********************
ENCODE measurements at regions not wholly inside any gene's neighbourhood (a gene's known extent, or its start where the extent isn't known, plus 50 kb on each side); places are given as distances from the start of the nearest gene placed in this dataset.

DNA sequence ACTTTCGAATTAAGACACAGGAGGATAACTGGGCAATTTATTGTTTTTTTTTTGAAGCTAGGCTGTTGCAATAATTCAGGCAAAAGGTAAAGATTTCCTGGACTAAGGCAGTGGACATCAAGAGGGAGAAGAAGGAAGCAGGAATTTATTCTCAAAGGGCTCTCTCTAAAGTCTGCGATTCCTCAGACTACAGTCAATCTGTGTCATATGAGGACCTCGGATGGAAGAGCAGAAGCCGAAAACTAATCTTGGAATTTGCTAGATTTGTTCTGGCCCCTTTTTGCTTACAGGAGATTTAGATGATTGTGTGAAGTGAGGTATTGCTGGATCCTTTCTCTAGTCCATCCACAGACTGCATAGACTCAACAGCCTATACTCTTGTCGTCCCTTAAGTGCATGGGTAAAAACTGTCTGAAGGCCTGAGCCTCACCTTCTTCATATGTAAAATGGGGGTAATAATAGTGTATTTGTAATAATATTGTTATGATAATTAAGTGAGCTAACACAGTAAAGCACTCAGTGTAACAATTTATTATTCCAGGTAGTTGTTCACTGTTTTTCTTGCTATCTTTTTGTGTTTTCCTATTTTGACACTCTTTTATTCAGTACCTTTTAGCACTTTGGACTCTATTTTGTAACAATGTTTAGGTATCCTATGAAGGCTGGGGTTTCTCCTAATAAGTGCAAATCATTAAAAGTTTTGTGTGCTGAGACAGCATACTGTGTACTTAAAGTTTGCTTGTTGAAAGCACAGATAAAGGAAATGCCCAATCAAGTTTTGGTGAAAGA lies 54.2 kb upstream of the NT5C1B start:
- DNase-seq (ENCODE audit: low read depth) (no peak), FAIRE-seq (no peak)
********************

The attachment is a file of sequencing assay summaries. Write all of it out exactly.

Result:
ENCODE measurements at regions not wholly inside any gene's neighbourhood (a gene's known extent, or its start where the extent isn't known, plus 50 kb on each side); places are given as distances from the start of the nearest gene placed in this dataset.

DNA sequence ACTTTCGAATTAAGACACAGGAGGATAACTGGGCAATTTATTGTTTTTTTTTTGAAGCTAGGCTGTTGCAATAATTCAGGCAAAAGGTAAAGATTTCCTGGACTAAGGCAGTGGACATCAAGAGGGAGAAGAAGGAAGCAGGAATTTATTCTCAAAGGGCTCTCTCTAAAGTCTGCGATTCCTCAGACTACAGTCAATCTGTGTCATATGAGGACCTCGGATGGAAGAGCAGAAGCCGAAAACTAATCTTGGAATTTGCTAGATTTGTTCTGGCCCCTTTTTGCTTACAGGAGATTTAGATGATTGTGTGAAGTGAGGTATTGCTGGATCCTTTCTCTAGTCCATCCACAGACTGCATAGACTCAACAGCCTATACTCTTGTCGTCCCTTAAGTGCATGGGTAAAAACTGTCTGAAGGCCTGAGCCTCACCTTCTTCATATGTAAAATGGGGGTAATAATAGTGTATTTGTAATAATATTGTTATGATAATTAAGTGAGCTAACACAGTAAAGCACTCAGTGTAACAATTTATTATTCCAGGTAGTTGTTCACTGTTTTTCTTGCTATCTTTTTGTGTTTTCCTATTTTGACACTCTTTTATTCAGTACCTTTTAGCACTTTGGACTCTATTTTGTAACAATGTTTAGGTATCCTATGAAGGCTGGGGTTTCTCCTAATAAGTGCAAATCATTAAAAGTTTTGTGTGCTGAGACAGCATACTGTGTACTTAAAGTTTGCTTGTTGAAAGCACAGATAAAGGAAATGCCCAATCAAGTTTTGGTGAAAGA lies 54.2 kb upstream of the NT5C1B start:
- DNase-seq (ENCODE audit: low read depth) (no peak), FAIRE-seq (no peak)